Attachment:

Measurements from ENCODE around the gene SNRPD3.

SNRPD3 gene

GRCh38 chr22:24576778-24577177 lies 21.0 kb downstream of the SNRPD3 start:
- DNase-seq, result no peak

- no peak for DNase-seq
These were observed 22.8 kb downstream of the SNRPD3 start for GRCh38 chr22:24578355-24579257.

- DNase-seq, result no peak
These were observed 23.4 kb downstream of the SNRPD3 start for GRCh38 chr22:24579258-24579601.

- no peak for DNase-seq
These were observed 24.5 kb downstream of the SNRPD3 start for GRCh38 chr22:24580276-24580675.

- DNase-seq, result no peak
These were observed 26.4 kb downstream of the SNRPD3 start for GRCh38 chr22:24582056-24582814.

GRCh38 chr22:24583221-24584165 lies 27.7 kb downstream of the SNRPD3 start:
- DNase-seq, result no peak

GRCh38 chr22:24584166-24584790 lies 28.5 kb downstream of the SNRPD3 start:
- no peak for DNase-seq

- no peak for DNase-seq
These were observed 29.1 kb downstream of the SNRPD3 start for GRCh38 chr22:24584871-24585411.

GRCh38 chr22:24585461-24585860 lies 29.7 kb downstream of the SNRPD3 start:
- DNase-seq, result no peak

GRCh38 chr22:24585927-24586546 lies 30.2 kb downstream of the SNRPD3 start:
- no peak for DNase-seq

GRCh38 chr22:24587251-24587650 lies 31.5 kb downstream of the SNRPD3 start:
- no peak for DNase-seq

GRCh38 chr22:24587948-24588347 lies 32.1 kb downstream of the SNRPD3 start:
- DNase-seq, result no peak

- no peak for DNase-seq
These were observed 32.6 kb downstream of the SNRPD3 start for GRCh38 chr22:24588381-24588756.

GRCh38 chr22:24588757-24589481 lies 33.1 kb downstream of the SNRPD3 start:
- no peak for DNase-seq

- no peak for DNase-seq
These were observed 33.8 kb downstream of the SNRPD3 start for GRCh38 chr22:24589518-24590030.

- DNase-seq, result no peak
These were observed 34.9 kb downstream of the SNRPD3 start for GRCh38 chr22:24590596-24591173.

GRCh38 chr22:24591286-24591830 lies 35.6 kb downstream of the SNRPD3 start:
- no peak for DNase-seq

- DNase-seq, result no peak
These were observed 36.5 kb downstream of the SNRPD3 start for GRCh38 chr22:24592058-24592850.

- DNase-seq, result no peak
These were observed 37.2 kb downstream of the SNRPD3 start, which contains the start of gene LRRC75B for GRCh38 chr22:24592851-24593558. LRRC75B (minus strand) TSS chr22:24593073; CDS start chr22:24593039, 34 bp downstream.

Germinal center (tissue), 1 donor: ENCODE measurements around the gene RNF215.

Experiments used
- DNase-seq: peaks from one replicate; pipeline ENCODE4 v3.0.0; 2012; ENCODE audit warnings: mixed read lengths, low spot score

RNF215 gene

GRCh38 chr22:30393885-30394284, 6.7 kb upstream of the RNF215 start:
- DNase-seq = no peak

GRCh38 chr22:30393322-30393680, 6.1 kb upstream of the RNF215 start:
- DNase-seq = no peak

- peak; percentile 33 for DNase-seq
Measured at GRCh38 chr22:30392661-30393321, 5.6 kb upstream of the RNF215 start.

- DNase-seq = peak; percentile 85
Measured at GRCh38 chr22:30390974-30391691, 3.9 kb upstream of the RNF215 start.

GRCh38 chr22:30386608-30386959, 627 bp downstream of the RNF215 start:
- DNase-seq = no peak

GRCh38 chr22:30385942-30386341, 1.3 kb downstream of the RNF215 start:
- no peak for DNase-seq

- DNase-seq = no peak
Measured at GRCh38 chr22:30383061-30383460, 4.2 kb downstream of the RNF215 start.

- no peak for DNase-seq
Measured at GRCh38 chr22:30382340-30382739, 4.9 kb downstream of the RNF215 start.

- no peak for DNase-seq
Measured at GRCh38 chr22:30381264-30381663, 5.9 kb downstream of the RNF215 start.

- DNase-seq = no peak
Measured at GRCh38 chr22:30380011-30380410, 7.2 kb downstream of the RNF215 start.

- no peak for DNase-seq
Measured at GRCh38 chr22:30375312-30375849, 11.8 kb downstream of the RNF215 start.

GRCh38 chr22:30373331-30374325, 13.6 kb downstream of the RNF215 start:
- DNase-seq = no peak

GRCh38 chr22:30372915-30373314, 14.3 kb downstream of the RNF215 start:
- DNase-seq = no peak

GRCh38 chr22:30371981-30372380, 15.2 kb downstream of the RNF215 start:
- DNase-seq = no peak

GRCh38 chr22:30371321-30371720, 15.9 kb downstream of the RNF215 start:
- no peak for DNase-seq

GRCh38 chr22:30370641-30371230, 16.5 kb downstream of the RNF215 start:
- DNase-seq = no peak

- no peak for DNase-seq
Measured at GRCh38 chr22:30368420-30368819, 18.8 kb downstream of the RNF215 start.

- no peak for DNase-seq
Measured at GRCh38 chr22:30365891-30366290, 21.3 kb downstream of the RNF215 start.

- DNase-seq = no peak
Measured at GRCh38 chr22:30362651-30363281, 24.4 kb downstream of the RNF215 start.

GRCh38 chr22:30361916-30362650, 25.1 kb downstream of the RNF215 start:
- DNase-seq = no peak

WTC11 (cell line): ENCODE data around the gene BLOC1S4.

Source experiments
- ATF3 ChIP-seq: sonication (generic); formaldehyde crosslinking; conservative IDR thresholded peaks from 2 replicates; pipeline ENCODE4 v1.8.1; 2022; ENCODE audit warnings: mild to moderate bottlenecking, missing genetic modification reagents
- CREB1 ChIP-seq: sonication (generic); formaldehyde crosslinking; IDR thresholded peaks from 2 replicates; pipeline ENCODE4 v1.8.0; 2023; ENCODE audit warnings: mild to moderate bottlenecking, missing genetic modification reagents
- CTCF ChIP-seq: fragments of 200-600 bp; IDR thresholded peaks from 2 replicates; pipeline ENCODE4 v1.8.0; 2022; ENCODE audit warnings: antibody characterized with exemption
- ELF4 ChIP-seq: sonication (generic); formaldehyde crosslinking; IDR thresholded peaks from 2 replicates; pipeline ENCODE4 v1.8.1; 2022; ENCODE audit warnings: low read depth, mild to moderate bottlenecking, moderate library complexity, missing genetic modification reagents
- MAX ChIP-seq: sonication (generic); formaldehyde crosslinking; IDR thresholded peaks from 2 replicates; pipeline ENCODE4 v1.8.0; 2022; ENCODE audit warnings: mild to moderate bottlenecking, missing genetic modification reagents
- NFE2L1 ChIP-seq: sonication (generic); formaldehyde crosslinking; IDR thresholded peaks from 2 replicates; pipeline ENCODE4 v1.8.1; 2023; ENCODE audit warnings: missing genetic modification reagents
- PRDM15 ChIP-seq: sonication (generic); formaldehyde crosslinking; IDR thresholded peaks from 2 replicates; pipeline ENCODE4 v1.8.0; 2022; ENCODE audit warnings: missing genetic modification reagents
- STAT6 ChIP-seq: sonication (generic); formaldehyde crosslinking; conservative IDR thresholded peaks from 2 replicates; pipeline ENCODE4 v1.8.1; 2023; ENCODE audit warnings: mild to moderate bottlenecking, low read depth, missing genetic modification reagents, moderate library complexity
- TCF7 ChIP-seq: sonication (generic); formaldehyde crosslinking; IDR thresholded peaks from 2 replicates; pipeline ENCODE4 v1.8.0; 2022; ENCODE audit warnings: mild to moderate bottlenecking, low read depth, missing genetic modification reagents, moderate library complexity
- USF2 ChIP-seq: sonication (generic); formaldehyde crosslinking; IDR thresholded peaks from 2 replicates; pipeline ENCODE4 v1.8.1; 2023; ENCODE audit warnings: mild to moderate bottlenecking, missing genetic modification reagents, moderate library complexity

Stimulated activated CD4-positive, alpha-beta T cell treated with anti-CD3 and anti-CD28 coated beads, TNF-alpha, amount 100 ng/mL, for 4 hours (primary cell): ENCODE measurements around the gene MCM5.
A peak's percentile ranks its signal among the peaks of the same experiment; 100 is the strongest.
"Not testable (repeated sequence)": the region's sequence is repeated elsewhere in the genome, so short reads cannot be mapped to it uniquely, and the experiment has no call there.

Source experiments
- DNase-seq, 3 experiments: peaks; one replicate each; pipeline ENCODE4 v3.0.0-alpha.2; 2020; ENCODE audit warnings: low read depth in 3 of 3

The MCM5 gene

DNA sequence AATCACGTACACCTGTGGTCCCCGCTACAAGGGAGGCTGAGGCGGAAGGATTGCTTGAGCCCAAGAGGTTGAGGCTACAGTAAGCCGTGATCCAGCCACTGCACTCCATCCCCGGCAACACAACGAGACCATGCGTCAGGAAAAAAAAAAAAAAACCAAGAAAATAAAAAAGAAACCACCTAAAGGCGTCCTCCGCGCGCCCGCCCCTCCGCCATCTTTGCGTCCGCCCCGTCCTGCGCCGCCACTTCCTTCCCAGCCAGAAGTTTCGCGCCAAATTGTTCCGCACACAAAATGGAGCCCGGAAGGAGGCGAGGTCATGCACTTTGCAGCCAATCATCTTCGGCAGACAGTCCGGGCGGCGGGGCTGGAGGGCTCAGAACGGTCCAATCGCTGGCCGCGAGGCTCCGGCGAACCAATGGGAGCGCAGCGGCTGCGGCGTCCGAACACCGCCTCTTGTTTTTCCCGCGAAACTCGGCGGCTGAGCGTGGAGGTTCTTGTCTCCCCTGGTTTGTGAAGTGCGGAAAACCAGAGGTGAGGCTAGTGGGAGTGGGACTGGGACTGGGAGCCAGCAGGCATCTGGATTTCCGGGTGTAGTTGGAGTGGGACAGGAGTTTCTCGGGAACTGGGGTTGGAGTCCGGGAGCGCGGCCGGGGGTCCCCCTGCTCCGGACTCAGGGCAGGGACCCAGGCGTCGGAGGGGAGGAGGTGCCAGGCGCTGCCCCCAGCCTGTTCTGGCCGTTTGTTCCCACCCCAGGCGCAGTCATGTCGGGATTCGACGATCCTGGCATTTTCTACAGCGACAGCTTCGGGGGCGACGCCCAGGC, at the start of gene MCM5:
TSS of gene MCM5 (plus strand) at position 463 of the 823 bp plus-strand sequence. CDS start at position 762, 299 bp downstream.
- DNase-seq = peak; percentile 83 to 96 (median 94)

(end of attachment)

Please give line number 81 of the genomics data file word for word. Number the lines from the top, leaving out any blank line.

- DNase-seq = no peak